forces. Like the latter, they were meant for close support of combat
units and were organized on a cellular basis, with platoons (four to
the company) capable of performing like missions on a self-sustaining
basis when attached separately to units of appropriate size. The major
missions of air operations companies were to maintain CWS ammuni-
tion storage dumps, to prepare and arm chemical munitions for combat
use and (in practice) to load such munitions on the using aircraft. The
recommended normal basis of assignment was one air operations com-
pany per group or one platoon per squadron. A platoon consisted of
a headquarters team and four identical operations teams, which were
essentially toxic-filling outfits. In addition to its headquarters and
its four platoons, the air operations company included a distributing
point section to operate its dump; this group included at least two
men trained in decontamination techniques and equipped with a
power-driven decontaminating apparatus.84

The processes involved in
handling, arming, and loading CWS bombs, bomb clusters, and spray
tanks required a good deal of technical training and special equipment.85
Air operations companies were not infrequently faced with unan-
ticipated tasks. For example, companies in the SWPA used a newly
developed spray tank (the E2B25, produced by the Far East Air
Force Service Command) not only for smoke operations but for the
spraying of DDT over areas rendered hazardous by the presence of
insect-borne malaria or typhus.86
In the last months of the Pacific war aerial incendiaries played an
increasingly important role in both the strategical and tactical spheres.
The assault on Iwo Jima, for example, was preceded by a 10-week
bombardment by planes based in the Marianas; incendiary bomb
clusters formed a significant part of their load. Air operations com-

83

Conf Rpt, The Opn, Duties, and Function of a Cml Depot Co, Avn, 22-23 Feb 43- Eighth AF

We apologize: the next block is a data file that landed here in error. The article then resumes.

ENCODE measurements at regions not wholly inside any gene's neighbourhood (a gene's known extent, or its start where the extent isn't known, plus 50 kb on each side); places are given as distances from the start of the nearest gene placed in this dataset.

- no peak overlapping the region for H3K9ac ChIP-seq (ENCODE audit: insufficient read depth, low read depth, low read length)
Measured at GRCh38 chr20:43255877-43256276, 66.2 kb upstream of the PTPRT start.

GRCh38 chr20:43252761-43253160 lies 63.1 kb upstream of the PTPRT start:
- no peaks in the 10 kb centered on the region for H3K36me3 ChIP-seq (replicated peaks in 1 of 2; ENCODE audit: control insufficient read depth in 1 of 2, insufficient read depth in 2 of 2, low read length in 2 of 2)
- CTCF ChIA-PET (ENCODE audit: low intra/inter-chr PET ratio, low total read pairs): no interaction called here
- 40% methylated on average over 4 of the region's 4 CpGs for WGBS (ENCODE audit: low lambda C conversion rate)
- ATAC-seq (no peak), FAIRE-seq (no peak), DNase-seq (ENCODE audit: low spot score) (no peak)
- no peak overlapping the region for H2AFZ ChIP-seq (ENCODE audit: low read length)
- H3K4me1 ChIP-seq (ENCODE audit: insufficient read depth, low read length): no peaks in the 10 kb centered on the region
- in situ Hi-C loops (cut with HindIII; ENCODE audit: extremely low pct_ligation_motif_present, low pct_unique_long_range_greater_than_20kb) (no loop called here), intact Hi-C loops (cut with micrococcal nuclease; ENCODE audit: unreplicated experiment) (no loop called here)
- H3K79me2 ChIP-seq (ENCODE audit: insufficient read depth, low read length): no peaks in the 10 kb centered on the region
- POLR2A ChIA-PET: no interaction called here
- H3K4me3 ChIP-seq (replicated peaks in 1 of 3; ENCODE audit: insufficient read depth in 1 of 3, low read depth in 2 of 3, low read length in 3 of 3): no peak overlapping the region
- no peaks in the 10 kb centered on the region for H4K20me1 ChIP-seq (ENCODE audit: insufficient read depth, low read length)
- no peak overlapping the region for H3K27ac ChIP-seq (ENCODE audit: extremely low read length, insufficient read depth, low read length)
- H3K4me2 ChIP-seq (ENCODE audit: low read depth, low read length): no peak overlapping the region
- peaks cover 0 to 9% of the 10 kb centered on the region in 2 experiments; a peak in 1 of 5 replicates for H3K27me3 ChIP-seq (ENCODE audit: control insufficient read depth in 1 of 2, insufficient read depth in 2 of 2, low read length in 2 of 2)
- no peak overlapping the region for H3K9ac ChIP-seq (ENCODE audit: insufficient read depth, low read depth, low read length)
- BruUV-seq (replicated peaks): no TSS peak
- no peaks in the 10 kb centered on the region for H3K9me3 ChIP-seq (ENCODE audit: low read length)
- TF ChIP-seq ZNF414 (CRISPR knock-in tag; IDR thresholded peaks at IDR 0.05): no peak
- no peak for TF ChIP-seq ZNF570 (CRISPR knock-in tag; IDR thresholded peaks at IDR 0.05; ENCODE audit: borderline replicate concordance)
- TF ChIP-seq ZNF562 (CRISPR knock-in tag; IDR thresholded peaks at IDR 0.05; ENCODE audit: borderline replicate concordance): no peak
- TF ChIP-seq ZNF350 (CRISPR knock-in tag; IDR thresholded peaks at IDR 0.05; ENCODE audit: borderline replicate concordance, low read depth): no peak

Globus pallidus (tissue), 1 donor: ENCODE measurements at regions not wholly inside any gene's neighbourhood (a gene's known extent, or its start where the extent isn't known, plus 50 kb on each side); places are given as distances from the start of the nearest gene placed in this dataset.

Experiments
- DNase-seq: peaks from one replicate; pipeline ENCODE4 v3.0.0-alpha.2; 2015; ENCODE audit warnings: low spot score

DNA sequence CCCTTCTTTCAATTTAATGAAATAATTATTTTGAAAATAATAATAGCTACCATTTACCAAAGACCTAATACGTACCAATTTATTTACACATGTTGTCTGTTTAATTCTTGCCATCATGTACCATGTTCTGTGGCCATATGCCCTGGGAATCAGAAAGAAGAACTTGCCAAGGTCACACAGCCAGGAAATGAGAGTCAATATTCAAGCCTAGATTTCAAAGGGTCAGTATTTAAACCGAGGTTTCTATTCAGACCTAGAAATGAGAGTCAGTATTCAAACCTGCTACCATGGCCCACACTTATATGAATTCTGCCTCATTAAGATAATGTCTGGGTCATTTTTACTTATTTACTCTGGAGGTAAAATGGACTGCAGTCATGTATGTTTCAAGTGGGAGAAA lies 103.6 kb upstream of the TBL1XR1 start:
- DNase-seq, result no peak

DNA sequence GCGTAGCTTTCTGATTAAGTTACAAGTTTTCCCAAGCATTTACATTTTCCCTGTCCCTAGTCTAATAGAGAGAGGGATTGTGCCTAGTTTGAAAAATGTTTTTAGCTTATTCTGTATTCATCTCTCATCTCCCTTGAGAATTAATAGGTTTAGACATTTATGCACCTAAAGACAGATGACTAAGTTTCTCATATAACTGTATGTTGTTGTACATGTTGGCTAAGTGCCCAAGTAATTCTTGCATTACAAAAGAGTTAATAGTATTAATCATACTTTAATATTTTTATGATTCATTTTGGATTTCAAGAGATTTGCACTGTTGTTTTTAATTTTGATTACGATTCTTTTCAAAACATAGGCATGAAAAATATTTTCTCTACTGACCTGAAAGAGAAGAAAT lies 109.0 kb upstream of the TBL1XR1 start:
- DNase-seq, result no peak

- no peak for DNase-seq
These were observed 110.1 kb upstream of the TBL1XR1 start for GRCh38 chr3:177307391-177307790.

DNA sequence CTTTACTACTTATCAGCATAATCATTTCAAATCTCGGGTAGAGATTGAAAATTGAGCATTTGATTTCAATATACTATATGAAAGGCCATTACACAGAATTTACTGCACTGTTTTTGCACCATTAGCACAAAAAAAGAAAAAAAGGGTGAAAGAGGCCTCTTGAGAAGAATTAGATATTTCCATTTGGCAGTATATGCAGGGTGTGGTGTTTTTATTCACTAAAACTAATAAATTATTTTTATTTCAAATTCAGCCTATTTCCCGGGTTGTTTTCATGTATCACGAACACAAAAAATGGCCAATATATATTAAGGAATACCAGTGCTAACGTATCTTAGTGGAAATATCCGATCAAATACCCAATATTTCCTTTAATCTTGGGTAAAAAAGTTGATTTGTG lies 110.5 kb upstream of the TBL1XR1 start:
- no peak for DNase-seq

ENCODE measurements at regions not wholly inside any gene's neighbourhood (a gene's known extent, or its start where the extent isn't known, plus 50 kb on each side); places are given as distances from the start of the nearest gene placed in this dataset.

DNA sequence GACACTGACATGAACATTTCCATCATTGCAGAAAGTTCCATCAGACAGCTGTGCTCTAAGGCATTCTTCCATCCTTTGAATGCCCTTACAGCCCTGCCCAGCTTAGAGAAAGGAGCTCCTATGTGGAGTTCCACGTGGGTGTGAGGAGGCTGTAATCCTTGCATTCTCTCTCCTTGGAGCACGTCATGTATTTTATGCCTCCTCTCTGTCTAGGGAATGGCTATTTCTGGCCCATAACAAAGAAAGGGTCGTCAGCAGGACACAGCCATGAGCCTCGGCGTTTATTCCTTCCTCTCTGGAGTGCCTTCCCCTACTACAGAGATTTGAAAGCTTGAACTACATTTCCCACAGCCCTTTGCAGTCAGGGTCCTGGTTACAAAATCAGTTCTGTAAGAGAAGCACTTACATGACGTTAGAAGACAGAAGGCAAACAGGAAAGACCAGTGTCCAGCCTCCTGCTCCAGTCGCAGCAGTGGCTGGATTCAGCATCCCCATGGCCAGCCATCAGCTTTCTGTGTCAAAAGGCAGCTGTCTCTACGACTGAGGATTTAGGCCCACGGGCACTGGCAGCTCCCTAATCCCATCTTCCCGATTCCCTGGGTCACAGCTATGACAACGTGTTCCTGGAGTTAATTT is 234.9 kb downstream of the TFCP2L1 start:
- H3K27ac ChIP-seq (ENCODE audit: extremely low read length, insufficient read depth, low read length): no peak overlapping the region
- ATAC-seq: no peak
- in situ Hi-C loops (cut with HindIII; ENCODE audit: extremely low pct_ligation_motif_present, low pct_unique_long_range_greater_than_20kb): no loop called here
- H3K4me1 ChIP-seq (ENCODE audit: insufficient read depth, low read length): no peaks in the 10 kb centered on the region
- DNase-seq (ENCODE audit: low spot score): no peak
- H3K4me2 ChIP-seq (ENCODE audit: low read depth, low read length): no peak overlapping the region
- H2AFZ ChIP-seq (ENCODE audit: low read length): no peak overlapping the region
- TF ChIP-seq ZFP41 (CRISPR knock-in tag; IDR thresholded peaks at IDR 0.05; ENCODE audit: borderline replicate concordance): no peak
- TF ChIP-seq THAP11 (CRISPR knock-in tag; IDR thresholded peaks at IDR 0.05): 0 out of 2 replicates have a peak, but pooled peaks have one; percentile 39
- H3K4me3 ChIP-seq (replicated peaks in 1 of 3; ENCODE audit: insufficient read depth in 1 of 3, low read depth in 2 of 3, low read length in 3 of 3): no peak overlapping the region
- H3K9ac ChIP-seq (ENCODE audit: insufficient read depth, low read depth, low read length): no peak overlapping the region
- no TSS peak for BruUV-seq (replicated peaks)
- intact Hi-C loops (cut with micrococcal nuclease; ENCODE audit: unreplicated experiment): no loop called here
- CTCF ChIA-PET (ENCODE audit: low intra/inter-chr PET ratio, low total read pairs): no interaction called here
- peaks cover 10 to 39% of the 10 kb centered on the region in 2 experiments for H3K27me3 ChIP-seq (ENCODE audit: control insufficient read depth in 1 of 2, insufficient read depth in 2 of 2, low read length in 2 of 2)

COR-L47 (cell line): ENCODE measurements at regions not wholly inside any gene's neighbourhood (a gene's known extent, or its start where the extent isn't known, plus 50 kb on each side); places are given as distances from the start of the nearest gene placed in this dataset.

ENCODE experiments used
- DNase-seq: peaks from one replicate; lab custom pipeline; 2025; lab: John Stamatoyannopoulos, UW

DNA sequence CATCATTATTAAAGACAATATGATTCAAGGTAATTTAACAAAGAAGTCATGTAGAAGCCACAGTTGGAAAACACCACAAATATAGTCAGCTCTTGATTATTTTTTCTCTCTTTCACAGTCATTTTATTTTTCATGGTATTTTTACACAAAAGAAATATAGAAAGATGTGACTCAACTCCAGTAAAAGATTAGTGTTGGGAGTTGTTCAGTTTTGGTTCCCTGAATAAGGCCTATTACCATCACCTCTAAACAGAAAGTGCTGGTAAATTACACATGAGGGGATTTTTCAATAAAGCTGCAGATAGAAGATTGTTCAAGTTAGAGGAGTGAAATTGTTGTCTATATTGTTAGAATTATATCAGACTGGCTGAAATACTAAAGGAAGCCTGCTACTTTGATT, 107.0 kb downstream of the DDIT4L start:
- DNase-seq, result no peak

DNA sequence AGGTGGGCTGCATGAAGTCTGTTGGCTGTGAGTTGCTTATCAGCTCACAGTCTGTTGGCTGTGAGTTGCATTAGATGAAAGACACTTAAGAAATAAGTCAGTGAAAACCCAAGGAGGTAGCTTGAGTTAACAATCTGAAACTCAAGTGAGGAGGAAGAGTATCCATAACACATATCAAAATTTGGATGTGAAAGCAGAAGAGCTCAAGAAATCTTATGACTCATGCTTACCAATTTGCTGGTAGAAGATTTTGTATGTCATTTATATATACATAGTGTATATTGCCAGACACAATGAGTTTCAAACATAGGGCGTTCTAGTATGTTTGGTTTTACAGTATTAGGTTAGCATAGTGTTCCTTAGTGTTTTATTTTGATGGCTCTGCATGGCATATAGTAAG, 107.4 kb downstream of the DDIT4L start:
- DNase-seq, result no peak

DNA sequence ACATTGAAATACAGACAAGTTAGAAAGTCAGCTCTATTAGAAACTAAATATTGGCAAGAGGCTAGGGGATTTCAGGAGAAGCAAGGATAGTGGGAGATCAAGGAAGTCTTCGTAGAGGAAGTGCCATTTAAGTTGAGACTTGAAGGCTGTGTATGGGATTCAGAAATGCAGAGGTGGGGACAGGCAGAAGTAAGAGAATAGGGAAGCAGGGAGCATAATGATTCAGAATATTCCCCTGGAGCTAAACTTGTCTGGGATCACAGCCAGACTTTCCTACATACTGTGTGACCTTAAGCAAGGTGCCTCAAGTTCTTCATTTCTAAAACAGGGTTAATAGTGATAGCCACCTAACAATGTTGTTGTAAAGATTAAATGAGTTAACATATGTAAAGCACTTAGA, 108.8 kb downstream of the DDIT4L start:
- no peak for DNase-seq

520.805-Nov 43.

84

TOE 3-457, 29 Sep 44. An earlier version, 1 July 1942, differed in providing for platoons with
two large operations teams apiece.

85

Capt Louis E. Schueler, 876th Cml Co AO, The Cml Co, Air Opns. Eighth AF 520.805-Nov 43.

86

Col Augustin M. Prentiss, Jr., Cml Warfare History of Fifth Air Force-Far East Air Forces.

CWS 314.7 Fifth AF.

320

THE CHEMICAL WARFARE SERVICE

panics supporting the bomber formations increased the supply of
incendiaries by improvising fire bombs from 55-gallon drums filled
with napalm and armed with an M15 WP grenade and an all-ways
fuze. The fuzing of this unfamiliar weapon was the source of so much
concern to the air crews that at first they insisted that CWS personnel
accompany the flights to keep an eye on the incendiaries. The air
operations companies always loaded incendiaries into planes and, when
necessary, were called upon to modify bomb bays to accommodate
particular types of incendiary bomb clusters.87

In the early months of
1945 incendiary raids on a vast scale carried the war direct to the
industrial centers of Japan. In their support of these crippling blows,
the air operations companies contributed significantly to the final

victory.

87

Interv, Hist Off with Lt Col Alfred J. Green, USAR, 15 Sep 59.